Daily Archives: October 11, 2018

The Peonies

Originally written in 1999.

In the year I turned thirty nine
the peonies did not die
quite the same way
as the peonies always had before 

In the year I was thirty-eight
the fragile man I was then
looked at the peonies
in the backyard

The progress of the year 
seemed so fast 
I thought about how quickly
those pink and white heads

would droop and drop their petals
fade and decay
I feared that if the year of thirty-eight 
continued this pace into

my years of forty forty-one forty-two and beyond
every thing I had learned
by putting myself together 
would come undone

But then in the year
I was thirty nine
I learned that in remembering
the scent of peony

the heat of their pink
the regal ice of their white
in all these memories
there was enough of youth to make

my mortality irrelevant
I learned that thirty nine was an opening and not
an end and I realized the sweetness
of the peony was the product of youth spent lavishly

secure in the knowledge that not only
would the dark strength of the leaves and roots last
the cool shade below the leaves would last and refresh
and their roots that hold so lightly to the earth

would leave their legacy anyway after the year’s efforts
were spent and dried and gone
In the year I was thirty-nine
the peonies died but did not die as they had before

and I rejoiced at how
once the blooms and the leaves were gone
and the grey strong winter had buried their bones
the actual plants in the fullness of their beings

always rose again
from the poor soil
along the garage
It was the year that I opened my eyes

my nose and my throat to the world
the year I passed through fear
to let my seams bulge and stretch
the year my senses saved me from falling apart


Originally written 1999.

One, two, three,
five, seven, nine, eleven
dark brothers at sunset:
wet-suited surfers
off the beach at Del Mar,
while the bell for Vespers tolls
from the sea-cliff mission
and two
parallel acolytes
in F-14 Tomcats
arc south toward
San Diego. 

What is it about
the brotherhoods
that men form
that makes me watch them
for hours and hours?
I pose that question

to Angela, houseless plain-talker
from the Encinitas streets,
while we sit in a booth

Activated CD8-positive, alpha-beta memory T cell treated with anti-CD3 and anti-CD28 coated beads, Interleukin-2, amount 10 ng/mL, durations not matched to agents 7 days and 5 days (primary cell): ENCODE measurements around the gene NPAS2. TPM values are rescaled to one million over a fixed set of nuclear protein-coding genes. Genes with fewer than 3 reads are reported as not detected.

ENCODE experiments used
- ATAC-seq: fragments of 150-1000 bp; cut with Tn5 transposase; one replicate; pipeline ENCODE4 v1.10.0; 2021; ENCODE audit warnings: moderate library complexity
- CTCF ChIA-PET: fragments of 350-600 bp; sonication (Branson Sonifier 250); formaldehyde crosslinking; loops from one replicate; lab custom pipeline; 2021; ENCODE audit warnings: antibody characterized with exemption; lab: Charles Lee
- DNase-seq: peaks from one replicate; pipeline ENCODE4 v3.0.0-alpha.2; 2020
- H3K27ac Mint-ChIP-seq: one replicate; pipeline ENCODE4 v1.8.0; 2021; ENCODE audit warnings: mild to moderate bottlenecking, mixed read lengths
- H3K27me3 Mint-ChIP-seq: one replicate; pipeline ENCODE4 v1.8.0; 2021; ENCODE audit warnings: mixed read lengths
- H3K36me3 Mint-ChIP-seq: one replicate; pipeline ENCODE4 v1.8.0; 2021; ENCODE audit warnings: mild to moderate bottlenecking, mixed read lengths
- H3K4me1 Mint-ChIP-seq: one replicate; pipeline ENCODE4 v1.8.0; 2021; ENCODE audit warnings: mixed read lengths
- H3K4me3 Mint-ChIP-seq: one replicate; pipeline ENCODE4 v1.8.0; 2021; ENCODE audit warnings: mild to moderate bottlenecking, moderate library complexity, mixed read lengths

and mull over her fabulous life
in this bar called
“The Saloon”.

Two hours pass 
and I’m no closer
to my answer

but I have heard
all of hers
about men and their missions.

She’s told me that once
she was a clerk typist
and then she was an engineer
but the boys at the Atlas-Titan plant
made it so hard for her
to hold a job
that she walked away
(it’s been a while
so she doubts  the job is still there)
so now instead of gliding toward the stars with the boys
she lives with a man who’s a hundred years old
and tonight she’ll be damned if she’s going home again
because he is so
all the time.

In the booth across the aisle
two women are kissing.
Angela flashes a smile
full of surprisingly white
wild woman teeth
at the bartender, who is watching them
and squirming.

“It’s right,” she says.
“It’s right. Leave them alone.
Couples in love ought to kiss.
Everyone here is just fine. 
Everyone ought to do just
what they like.”

I get up to leave and ask her if I
can take her somewhere.
She thanks me but says she never
gets into a car with a strange man.

Back in Rancho Santa Fe, in my
expense account movie star’s
hotel room, I open the window to let
the night breeze bring me
the scent of camellias.

other businessmen are
drinking Scotch
and pounding veranda tables
for emphasis.
an angry old man 
waits for dinner.
Pilots’ cheeks flatten 
in the force of the turn
and monks fall off 
to profane dreams
while engineers stew 
before flatscreen blue fire —

as elsewhere,
ecstatic Angela
builds a new world
around our ears,
challenging nervous bartenders
and refusing to be with anyone.
In starry dark she walks the beach
just as she likes, learning to be free
of strange men.